The Anti-Kremlin History of the Man Behind Putin's Adoption Ban

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Children's ombudsman Pavel Astakhov is now the face of Putin's Magnitsky retaliation law, but in a past life he was an anti-FSB advocate.

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Pavel Astakhov gestures as he speaks to journalists in Moscow on Dec. 6, 2000. (Reuters)

For a man known as Russia's Judge Judy, Pavel Astakhov has had more luck causing a diplomatic crisis than any family court judge ever had. Appointed Russia's child right's commissioner in 2009 by former President Dmitry Medvedev, Astakhov's domestic and international profile has risen steadily since, culminating in his patronage of the new state law banning U.S. citizens from adopting Russian orphans and describing his critics as "pedophiles" who are either "blind or stupid."

The measure is built right into the so-called "Dima Yakovlev Law," the Duma's broad answer to the newly passed Magnitsky Act, which blacklists and sanctions Russian officials credibly accused of gross human rights violations. Dima's Law has been hysterically presented in the Russian state-controlled media as a necessary corrective to a spate of American adoptive parents mistreating or even killing their wards, with Astakhov taking center stage as a Cassandra against the "export" of the some 60,000 native sons and daughters who've found homes in the United States since 1991.

Yet Astakhov's peregrinations from post-Soviet legal eagle and intellectual celebrity into spokesman for Vladimir Putin's most frivolously nasty anti-American measure is particularly fascinating given the fact that he doesn't quite fit the prototype of Kremlin flack. He formerly defended Vladimir Gusinsky, the first billionaire oligarch and media mogul to have his empire confiscated by the state, under the direct threat of arrest or worse by a then-new-minted President Putin; he also represented Edmond Pope, an American businessman and retired naval officer, who was convicted of espionage, then pardoned.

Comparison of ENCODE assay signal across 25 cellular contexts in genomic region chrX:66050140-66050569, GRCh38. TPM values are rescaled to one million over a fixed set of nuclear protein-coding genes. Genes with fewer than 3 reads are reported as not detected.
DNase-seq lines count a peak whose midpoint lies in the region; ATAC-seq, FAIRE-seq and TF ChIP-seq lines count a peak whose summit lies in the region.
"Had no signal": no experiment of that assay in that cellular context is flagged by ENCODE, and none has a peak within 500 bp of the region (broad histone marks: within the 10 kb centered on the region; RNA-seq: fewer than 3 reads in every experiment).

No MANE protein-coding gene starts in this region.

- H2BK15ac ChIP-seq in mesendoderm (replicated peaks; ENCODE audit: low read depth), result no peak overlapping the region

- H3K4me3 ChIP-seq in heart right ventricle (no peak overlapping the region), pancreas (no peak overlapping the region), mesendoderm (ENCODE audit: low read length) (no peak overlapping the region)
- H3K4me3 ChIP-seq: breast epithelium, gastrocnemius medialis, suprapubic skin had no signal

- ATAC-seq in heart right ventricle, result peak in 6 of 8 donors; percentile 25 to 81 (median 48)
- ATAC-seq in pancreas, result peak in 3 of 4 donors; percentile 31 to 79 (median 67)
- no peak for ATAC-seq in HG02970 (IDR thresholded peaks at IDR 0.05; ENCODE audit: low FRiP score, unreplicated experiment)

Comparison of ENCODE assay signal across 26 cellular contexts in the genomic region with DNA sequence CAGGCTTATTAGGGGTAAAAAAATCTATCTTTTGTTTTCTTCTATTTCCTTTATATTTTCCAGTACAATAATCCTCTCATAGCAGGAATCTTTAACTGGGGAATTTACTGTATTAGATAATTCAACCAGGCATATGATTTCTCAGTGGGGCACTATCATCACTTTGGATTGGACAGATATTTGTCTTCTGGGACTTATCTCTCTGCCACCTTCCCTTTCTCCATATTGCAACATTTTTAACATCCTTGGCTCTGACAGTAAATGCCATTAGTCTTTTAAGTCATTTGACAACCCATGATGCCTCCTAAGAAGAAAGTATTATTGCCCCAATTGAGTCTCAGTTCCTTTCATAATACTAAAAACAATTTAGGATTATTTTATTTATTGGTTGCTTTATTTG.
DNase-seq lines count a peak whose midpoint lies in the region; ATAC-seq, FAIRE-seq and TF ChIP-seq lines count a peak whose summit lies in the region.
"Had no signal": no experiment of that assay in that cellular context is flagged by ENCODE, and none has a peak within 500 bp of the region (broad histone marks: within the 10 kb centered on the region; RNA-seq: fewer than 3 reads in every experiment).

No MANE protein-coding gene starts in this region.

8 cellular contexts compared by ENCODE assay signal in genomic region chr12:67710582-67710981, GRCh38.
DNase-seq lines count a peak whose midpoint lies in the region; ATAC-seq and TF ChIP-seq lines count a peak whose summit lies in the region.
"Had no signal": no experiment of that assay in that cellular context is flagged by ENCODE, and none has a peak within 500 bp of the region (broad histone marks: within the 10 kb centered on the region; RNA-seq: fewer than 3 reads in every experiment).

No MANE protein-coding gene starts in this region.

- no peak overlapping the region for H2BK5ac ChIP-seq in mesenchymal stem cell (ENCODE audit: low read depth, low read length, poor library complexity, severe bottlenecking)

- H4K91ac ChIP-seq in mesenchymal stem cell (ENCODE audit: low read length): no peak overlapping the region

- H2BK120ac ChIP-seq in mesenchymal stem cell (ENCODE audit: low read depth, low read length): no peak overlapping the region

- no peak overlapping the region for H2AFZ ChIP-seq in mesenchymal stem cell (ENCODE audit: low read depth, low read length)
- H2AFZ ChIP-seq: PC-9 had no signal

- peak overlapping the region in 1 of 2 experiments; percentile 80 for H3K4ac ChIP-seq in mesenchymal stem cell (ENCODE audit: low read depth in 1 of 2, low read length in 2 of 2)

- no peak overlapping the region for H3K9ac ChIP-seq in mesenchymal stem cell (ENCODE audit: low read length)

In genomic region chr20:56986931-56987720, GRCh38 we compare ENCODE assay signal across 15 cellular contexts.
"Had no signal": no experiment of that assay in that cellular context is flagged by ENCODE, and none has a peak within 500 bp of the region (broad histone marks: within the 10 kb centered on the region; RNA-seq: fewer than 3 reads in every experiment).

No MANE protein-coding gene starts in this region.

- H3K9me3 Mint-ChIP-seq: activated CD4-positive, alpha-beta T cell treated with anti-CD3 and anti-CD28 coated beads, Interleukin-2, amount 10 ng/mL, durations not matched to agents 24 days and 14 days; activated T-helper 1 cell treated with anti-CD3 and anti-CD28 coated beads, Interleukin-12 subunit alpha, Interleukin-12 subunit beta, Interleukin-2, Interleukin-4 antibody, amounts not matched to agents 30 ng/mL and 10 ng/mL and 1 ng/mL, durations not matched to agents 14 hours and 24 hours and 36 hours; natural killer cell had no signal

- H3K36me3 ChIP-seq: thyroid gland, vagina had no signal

Best known for his Court TV-style reality series (where the defendants are played by actors), a constant stream of self-help books on teaching Russians all about property rights, real estate and family law, and another constant stream of Grisham-esque legal thrillers, Astakhov has a Masters of Law from the University of Pittsburgh, making him one of the few top state officials to be partially educated in the United States. (Like most state officials, his eldest son studied in Britain and then New York City.) He was on these shores when al-Qaeda attacked on September 11, and has since taken to referring to America as his "second motherland." He certainly has favorite holiday destinations. A few months ago, Seven Days magazine (think People) ran a J. Crew ad-cum-puff piece about Astakhov and his attractive family, explaining how his wife Svetlana not only gave birth to their youngest son in Nice, but then had the child baptized in Cannes. In what would have been cosmopolitan heresy for any other Russian official, Astakhov favorably compared the French Riviera's ob-gyn and neonatal systems to those of his first motherland: "We really had the largest ward in the hospital: three rooms, a parental bedroom, a children's room and a guest room. But all this, including the medical care, cost three times less than what it would cost in an elite Moscow hospital." Even the food, he said, was better than back home.

Astakhov seemed to lurch into overt pro-regime politics in around 2007, when he headed the Kremlin-sponsored populist movement "For Putin." But since then, and prior to the adoption ban, he's played it both flamboyantly and safe. Even after assuming the role of children's ombudsman three years ago, Astakhov was still somewhat conciliatory in the face of a genuine case of child endangerment. A Tennessee nurse had adopted a young Russian boy, Artyom Savelyev, and then decided she didn't want to be a parent after all. She put the boy on a plane back to Russia with a note attached explaining her change of mind. "You can't throw a child on a plane, excuse me, like a kitten," Astakhov fulminated on television at the time. "An unaccompanied 7-year-old child shipped back across the ocean to Russia -- that's cruelty at the very least."